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Mary Beth Temple: Simple Sock Tutorial

The brilliant Mary Beth Temple is back and through a series of weekly posts is going to show you how to make the perfect sock! Read on for the fantastic tutorial and tips…
Socks are some of my favorite things to knit! They are packable and portable, offer a low risk way to try out new skills and stitches, and frankly there’s just nothing quite like popping on a hand knit pair of socks after a long day in the office and relaxing at home.
Over the course of three tutorials I am going to take you through a very simple pair of socks. These are top down, and while I knit them on DPNs, you can knit them in the round too and choose your own favorite circular knitting method!
These are made in Deramores Studio DK. I used several different colors to denote the different parts of the sock pattern, but you only have to use one! One skein of Deramores Studio DK will make one pair.

I have written out the sock pattern for you here, but in this post I will add some tips, tricks and photo tutorials so you can really see what you need to do. In this first post we will talk about ribbing and the leg; the second post will cover the heel flap, heel turn, and gusset; and the third will cover the foot and the toe.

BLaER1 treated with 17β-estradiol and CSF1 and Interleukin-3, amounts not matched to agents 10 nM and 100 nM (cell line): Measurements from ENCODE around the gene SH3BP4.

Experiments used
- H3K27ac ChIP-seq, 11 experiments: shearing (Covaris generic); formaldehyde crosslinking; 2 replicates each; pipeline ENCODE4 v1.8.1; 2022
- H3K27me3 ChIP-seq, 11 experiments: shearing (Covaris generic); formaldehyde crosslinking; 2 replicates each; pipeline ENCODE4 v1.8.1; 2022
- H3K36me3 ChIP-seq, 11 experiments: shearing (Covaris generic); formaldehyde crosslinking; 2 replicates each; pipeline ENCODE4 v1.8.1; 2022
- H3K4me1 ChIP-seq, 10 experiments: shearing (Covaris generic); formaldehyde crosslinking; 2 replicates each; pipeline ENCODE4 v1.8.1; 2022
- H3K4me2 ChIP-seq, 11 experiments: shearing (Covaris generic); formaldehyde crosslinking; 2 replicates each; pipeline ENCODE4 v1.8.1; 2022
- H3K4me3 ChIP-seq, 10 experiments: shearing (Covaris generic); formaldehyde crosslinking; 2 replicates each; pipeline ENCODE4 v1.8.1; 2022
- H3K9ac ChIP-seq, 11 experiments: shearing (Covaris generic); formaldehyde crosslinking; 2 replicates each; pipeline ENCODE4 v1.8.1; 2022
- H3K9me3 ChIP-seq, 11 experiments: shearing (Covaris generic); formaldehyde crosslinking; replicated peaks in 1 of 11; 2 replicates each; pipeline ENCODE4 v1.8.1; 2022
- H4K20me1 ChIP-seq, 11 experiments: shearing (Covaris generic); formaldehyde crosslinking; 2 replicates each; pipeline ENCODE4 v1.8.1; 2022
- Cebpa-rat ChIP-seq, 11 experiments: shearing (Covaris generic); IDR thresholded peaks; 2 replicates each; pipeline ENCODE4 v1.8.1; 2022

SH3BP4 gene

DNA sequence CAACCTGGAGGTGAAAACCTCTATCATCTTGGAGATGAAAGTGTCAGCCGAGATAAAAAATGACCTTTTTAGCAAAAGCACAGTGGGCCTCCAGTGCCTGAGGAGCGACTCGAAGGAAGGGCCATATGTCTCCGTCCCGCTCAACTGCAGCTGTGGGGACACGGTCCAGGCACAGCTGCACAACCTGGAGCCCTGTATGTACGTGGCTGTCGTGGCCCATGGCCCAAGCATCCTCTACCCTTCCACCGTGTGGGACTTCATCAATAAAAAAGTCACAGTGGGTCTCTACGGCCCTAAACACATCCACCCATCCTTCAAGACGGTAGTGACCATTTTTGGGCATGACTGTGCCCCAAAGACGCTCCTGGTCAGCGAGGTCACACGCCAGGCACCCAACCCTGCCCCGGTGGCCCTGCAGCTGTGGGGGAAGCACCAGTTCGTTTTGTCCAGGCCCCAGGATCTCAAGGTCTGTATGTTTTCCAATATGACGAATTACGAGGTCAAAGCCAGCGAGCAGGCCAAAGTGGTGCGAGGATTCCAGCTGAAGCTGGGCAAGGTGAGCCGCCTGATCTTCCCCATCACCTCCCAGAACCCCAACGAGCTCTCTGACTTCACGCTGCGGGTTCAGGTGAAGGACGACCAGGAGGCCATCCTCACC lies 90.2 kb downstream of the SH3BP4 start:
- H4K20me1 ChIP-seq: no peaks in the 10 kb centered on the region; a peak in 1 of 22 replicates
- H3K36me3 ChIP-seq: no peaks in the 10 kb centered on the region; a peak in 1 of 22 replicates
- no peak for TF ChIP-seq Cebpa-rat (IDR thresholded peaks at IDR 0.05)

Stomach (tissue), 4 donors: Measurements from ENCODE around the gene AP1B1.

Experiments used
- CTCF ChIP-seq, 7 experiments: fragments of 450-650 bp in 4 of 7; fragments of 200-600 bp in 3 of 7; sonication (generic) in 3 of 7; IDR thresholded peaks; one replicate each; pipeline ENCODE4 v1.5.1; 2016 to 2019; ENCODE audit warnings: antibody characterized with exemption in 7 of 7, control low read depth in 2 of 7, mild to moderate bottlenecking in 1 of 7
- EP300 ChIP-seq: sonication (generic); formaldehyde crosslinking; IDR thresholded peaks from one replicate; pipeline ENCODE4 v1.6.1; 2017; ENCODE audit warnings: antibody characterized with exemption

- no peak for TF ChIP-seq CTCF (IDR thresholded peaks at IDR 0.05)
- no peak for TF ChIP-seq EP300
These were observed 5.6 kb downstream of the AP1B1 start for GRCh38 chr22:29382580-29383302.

So let’s start with the ribbing. Why do almost all socks have ribbing? To keep the sock up! At the very least you want to have 2.5 cm (1”), but more works too. I used 3 cm (1 ¼”) in the socks in the photo.
It’s also important to remember that most socks use a smaller knitting needle for the ribbing than for the sock proper. This tighter ribbing makes it more functional.
I started with a long tail cast-on on the smaller needles. 48 sts divided by 3 is 16, so I put 16 sts on each of 3 DPNs.
I want to get ready to knit in the round so I want to make sure all of the stitches are facing the same way and that when I start to knit, I am not adding a twist into the fabric.
You can use a stitch marker to mark the beginning of the round. I didn’t – since I work on DPNs I can always tell which needle is Needle 1 because of where the yarn tail from the cast-on is hanging - but a marker is a must if you are using circulars, or even just a little worried.
Work in k1, p1 ribbing for 3 cm (1 ¼”). Remember, if you are working on DPNs, to make sure your tension is even between needles, and that you are not making ladders.
To knit the leg, you are just going to work even on the stitches you have, but remember to change to the larger needles.
As you get more comfortable with sock knitting, or you’re even feeling a little adventurous now, you can insert almost any kind of stitch pattern in the leg. You just need to make sure the stitch repeat shares a denominator with the number of stitches you are working on. Since we have 48 sts you could use something with a repeat of 3, 4, 6, 8, 12, 16 or 24 stitches. Smaller stitch repeats are definitely easier to manipulate though.
I also want to talk a little bit about length. There’s really only so tall you can go before you get to the point where you’d need to do a little bit of carefully placed shaping to accommodate your calf. No matter your size or shape, your calf is going to be larger than your ankle. For that reason, many sock legs are not very tall. In this pattern you work the leg for 10 cm (4”), but you can make it longer or shorter depending on your size and taste in socks.
So get knitting and in the next post we will attack the heel flap, heel turn and gusset!

MBT